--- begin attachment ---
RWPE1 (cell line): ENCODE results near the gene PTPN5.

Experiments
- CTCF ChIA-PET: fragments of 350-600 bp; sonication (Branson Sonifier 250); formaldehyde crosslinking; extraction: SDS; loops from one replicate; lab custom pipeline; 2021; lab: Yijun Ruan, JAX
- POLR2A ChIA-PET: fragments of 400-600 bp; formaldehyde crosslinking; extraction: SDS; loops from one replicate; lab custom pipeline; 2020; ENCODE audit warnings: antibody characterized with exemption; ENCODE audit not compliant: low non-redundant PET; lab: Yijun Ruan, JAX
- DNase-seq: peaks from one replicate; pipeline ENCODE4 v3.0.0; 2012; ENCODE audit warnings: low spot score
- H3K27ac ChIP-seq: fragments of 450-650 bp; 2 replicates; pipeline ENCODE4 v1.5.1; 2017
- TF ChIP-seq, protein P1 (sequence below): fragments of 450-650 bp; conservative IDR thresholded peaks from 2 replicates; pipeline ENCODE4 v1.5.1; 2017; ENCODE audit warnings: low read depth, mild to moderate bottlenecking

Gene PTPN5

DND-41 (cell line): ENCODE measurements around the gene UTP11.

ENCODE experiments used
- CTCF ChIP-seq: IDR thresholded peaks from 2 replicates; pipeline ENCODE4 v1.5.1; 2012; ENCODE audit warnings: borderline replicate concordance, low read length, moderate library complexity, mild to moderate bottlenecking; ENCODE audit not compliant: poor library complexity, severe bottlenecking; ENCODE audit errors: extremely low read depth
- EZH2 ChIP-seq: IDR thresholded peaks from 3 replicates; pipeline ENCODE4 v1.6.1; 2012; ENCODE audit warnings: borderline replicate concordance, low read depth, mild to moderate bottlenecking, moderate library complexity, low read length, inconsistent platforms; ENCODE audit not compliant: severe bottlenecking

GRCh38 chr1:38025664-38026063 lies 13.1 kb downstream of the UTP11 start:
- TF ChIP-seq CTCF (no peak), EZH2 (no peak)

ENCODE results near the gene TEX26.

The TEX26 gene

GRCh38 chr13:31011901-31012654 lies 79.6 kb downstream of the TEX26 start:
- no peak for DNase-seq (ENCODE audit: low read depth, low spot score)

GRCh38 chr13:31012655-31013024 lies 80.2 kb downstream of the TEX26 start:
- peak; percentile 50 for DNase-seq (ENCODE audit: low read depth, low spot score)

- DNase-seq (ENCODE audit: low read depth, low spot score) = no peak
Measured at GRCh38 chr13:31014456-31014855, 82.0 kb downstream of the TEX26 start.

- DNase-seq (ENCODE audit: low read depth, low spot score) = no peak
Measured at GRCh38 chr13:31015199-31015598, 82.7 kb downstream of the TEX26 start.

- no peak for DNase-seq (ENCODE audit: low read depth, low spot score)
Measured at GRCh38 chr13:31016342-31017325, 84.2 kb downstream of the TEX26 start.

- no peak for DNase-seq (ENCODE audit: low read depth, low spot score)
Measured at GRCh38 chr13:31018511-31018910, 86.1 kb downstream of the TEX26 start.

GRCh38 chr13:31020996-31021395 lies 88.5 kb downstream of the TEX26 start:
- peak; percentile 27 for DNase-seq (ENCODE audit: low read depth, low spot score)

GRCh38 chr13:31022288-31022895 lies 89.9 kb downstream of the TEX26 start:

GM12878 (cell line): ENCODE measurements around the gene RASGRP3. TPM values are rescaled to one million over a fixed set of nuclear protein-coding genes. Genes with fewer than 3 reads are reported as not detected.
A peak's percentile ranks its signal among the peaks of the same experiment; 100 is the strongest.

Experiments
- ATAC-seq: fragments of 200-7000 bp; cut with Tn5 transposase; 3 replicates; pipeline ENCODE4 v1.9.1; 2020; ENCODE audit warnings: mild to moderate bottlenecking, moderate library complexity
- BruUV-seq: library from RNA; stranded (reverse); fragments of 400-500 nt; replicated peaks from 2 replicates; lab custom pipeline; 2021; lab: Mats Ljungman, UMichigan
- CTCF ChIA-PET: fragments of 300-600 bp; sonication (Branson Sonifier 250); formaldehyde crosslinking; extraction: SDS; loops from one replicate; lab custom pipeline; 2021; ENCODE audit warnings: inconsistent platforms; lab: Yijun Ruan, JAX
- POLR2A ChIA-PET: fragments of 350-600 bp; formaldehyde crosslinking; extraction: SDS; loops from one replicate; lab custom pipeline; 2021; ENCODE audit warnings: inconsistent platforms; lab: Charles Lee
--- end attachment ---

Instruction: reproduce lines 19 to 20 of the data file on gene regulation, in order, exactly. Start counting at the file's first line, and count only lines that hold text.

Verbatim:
GRCh38 chr13:31012655-31013024 lies 80.2 kb downstream of the TEX26 start:
- peak; percentile 50 for DNase-seq (ENCODE audit: low read depth, low spot score)